Sounds Like:

Dan Willis

Squarepusher, one of the preeminent figures in electronic music to emerge in the last 10 years, recently released “Hello Everything,” his eighth full-length album for the U.K.-based independent label Warp.
With Squarepusher as his performing moniker, the reclusive and often testy Tom Jenkinson refuses genre classification, combining elements of drill ‘n’ bass, ambient electronic, jazz fusion, splatterfunk electric bass and his own relentless pursuit of the unknown to create an energetic, mind-bending orgy of electronic recalcitrance.
You could roughly characterize his career as a dialectic of expansion of his own boundaries.
As a listener, just when you think you’ve got him pinned as a drum ‘n’ bass breakbeat visionary on one album, the next album might profile him as a bleak soundscapist or dancefloor beatster. His career goes back and forth like this, with periodic reprisals of past works.
“Hello Everything” finds Squarepusher at perhaps a rhythmic point of coagulation in his career. Jenkinson claims in interviews that the title of the album is not indicative of a narrative within the album, but a few listens give you the impression of Jenkinson sonically waving hello to all of his past work.
The album features something for all of his fans.
The first track “Hello Meow” is a return to his roots in jazz bass playing, which is so impressive on this album that it has led some to proclaim Jenkinson as one of the world’s greatest bassists.
But he doesn’t merely noodle around over a vacuous two chord-rock progression, but rather weaves his tastefully complex improvisations around an elegantly expressive melody amidst a backdrop of alter-ego synth-basses and rushing snare drums.
A delightfully cheery cavort follows next in “Theme from Sprite.” The ensemble of bass, drum kit, glockenspiel, cheesily bright synth-string section, and classical guitar play an easy funk jaunt that sounds like something you might hear at a String Cheese Incident concert.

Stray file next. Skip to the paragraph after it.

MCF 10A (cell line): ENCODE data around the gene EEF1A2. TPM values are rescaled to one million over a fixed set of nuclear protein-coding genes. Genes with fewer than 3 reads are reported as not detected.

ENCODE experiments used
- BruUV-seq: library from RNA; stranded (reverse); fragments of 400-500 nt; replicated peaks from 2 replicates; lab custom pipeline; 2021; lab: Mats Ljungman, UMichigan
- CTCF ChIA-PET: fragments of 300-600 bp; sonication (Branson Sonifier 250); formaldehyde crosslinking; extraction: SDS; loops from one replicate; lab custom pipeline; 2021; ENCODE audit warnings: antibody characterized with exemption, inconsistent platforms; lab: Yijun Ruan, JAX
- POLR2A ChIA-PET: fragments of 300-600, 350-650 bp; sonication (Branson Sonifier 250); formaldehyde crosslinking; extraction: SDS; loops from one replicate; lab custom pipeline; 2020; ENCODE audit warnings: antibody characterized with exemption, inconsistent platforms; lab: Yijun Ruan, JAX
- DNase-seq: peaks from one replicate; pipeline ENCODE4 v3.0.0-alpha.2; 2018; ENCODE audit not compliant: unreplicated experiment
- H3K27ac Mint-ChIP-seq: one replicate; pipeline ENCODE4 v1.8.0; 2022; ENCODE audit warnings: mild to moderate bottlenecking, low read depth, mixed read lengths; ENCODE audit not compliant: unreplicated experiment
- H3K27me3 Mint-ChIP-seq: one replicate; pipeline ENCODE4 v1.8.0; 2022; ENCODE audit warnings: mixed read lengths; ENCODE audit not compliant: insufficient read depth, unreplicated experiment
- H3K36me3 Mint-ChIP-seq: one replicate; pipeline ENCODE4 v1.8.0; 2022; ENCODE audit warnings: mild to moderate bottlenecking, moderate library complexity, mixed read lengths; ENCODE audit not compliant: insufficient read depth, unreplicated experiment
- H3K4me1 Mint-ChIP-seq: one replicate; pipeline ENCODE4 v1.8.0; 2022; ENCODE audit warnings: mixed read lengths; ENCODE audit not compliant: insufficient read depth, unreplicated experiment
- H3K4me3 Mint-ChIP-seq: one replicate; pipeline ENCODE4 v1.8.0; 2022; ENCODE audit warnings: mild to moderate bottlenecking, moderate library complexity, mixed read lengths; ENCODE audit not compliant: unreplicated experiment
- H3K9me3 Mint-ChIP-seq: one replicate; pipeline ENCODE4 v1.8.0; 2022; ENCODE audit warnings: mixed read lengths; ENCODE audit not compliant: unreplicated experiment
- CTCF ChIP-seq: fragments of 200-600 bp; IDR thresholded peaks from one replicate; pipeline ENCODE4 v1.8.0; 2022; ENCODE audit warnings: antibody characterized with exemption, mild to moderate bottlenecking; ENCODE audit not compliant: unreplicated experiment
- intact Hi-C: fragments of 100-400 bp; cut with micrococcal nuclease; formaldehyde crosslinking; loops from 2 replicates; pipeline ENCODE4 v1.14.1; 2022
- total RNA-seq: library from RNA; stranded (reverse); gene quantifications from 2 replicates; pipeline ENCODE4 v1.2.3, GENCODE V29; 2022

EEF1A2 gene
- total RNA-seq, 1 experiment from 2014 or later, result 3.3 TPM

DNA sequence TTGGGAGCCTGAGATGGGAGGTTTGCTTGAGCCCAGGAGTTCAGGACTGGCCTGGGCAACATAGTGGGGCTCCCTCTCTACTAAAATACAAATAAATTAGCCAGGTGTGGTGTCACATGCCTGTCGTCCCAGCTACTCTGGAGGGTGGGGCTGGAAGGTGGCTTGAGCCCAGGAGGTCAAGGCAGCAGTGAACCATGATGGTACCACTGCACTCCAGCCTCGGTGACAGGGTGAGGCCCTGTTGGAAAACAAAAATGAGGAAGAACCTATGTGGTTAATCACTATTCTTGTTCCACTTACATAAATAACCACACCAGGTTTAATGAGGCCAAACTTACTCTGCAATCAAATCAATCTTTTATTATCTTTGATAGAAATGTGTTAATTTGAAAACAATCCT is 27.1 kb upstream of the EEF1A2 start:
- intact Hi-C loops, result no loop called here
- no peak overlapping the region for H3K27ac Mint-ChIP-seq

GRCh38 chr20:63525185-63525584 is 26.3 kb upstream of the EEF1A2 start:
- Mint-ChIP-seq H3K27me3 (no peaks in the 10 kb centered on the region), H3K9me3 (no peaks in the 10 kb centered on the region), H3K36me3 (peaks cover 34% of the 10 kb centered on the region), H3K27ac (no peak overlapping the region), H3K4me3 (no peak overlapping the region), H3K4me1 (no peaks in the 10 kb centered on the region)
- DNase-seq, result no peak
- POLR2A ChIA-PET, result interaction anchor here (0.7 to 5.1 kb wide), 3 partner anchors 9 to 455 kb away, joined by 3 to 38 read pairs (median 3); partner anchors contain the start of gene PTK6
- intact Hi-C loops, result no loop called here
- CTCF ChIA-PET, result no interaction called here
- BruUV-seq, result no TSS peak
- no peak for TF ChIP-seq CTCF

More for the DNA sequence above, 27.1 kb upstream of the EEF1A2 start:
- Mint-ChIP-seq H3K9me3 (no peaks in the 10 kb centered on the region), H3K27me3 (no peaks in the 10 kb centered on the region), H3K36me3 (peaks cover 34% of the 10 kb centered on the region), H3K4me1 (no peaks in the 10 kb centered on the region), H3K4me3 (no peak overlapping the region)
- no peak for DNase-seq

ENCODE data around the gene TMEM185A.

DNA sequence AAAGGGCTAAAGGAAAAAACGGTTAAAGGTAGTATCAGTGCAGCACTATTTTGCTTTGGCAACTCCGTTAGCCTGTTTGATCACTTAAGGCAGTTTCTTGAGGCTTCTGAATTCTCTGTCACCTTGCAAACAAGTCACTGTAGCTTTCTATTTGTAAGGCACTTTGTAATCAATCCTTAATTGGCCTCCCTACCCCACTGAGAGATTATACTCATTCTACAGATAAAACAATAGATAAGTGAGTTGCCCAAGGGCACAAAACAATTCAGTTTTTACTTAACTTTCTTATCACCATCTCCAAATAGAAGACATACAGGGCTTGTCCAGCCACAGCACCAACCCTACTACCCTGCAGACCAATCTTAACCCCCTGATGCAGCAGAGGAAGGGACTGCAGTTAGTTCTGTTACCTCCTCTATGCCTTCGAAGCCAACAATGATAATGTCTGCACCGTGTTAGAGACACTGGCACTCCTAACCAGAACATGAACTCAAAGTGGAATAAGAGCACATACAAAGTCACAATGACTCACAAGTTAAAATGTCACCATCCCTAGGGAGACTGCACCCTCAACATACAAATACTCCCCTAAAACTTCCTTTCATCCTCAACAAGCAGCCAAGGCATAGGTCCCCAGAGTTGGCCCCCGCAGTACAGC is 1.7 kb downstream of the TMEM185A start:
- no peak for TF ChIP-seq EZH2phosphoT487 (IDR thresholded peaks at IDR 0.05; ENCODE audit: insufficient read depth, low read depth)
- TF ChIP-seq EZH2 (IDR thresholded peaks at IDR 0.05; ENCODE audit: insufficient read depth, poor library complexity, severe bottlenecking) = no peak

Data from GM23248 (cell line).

“Planetarium” offers a haunting and undeniably European-sounding melody over a relentless flurry of drum ‘n’ bass counterpoint. The melodic structure infuses a sense of propulsive inevitability, so that the tension of the song feels consummated when the melody arrives at its resolution.
The curious bit of spacey soundsmanship in “Vacuum Garden” sits like an evolving and cleansing yawn in the middle of this album. It’s a bit tricky, though; on one hand the beatless and formless ambience of the slowly lolling hills of sine waves force the listener to empty their mind, clear out any clutter and let the ghostly haze simply wash over them.
On the other hand, it makes the album feel like it should end. It is difficult to stay focused and demands an extremely challenging shift in listening stance. This difficulty may have been what Jenkinson sought – a roadblock to the lazy listener. However, it borders on a pacing train wreck in the middle of the album.
The second half of the album gains serious momentum and offers a coherent and compelling showcase of Jenkinson’s drum programming pyrotechnics and jazzy melodic deconstruction.
Overall, the album finds Squarepusher at his most polished from a production standpoint and his most concise and mature from a compositionally.